Kirkuk Tv New frequency 2020
Kirkuk (Arabic: كركوك, romanized: Karkūk, Kurdish: Kerkûk ,کەرکووک, Turkish: Kerkük,) is a city in Iraq, serving as the capital of the Kirkuk Governorate, located 238 kilometres (148 miles) north of Baghdad. Kirkuk lies in a wide zone with an enormously diverse population and has been multilingual for centuries. There were dramatic demographic changes during Kirkuk’s urbanization in the twentieth century, which saw the development of distinct ethnic communities. Iraqi Turkmen, Kurds, Arabs, and Assyrian people lay conflicting claims to this zone, and all have their historical accounts and memories to buttress their claims.
The city sits on the ruins of the original Kirkuk Citadel, site of the ancient mid-3rd millennium BC, Akkadian city of Arrapha, and which sits near the Khasa River. The region became a part of the Akkadian empire (2335–2154 BC) which united all of the Akkadian and Sumerian speaking Mesopotamians under one rule. After its collapse, the language isolate-speaking Gutians, a pre-Iranic race from Ancient Iran, overran the region for a few decades, making Arrapha their capital, before being ejected from Mesopotamia by the Sumerians during the Neo-Sumerian Empire (2112–2004 BC). The city later came to be dominated by the Hurrians from eastern Anatolia before being incorporated into the Old Assyrian Empire (2025–1750 BC), after which Arrapha and the whole of northern Mesopotamia became a part of Assyria proper. During the late 15th century BC Assyria and Arrapha was under the domination of the short-lived Mittani-Hurrian empire, but after the Assyrians overthrew and destroyed the Hurri-Mitanni in the early 14th century BC the city was once more under Assyrian rule. Arrapha remained an important Assyrian city until the fall of the Assyrian empire between 615–599 BC. After this it remained a part of the geo-political province of Assyria (Achaemenid Assyria, Athura, Seleucid Syria, Assyria (Roman province) and Assuristan) under various foreign empires, and between the 2nd century BC and 3rd century AD became the capital of the Neo-Assyrian state of Beth Garmai before this was conquered into the Sassanid empire and became a part of Assuristan. The Arab Islamic conquest of the 7th century AD saw the dissolution of Assyria as a geo-political entity.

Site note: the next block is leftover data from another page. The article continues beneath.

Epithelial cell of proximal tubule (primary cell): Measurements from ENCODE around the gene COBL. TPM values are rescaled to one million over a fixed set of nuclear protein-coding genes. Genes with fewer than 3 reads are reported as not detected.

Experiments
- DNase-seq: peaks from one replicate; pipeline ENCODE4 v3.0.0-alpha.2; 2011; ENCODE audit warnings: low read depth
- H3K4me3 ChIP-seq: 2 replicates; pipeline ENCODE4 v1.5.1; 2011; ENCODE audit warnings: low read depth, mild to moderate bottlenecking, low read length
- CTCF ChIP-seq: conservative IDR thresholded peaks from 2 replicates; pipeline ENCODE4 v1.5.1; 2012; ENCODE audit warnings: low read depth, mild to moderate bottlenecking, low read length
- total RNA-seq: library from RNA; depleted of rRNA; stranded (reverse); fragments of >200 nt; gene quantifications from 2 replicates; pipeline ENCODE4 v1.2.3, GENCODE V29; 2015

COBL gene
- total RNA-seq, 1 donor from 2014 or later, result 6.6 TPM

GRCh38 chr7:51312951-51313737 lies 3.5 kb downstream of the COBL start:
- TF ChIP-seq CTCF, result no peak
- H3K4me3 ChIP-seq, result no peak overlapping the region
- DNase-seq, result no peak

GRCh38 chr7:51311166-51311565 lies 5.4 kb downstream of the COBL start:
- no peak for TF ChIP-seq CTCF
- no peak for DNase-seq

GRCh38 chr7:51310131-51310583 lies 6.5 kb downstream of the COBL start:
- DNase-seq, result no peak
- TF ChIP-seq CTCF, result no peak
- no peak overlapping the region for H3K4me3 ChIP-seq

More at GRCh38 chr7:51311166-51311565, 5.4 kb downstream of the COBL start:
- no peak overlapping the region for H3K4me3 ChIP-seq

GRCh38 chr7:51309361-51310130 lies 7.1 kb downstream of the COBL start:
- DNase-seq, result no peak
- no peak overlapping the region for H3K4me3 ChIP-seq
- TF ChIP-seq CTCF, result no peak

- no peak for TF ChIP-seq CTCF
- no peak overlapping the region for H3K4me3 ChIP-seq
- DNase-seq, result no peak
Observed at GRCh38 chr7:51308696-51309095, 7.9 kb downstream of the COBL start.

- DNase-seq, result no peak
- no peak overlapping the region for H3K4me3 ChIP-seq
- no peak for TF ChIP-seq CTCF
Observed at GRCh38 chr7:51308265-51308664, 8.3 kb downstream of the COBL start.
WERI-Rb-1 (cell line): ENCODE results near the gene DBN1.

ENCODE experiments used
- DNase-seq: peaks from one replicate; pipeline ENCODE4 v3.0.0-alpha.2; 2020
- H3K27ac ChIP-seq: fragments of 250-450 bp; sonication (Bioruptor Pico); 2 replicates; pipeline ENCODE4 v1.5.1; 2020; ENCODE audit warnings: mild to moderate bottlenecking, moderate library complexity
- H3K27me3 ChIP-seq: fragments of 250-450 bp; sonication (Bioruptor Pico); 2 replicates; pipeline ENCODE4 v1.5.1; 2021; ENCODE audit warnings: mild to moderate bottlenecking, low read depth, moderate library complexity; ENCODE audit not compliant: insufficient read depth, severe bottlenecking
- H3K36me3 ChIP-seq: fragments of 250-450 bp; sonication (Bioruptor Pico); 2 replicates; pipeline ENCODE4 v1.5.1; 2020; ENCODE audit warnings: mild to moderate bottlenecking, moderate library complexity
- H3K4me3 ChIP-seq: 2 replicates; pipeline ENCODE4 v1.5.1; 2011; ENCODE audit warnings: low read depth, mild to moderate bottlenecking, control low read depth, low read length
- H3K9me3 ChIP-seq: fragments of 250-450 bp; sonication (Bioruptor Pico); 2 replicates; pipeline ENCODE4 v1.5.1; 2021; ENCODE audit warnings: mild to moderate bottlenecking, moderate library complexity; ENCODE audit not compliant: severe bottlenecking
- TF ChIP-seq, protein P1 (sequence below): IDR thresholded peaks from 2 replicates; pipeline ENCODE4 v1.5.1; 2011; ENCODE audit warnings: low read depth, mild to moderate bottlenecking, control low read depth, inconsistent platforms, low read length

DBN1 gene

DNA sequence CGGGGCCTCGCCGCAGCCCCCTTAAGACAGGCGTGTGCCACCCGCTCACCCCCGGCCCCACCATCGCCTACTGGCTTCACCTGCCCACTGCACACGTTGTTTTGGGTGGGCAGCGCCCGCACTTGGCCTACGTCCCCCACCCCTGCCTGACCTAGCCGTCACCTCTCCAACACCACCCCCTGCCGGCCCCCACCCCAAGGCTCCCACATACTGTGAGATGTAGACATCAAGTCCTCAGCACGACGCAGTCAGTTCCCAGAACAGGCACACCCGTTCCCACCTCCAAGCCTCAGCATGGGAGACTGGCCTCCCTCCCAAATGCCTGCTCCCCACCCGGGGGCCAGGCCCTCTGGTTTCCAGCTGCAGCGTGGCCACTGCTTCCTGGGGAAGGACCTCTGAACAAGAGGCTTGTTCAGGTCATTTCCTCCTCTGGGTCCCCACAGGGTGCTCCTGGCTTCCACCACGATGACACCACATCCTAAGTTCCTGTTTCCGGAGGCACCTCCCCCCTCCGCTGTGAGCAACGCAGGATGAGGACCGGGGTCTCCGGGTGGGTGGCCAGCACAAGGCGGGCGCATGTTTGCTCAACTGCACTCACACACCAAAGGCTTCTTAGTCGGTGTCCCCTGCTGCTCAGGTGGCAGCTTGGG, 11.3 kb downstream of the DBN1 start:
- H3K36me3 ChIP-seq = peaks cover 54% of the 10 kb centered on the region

Kurds and Iraqi Turkmens have claimed the city as a cultural capital. It was named the “capital of Iraqi culture” by the Iraqi ministry of culture in 2010. The city saw changes in population under the Ba’athist Arabization campaigns in North Iraq, after the 2003 invasion of Iraq, and later during the Iraqi Civil War (2014–2017).
TP: 12318 H 2500
MPEG2 SD FTA Started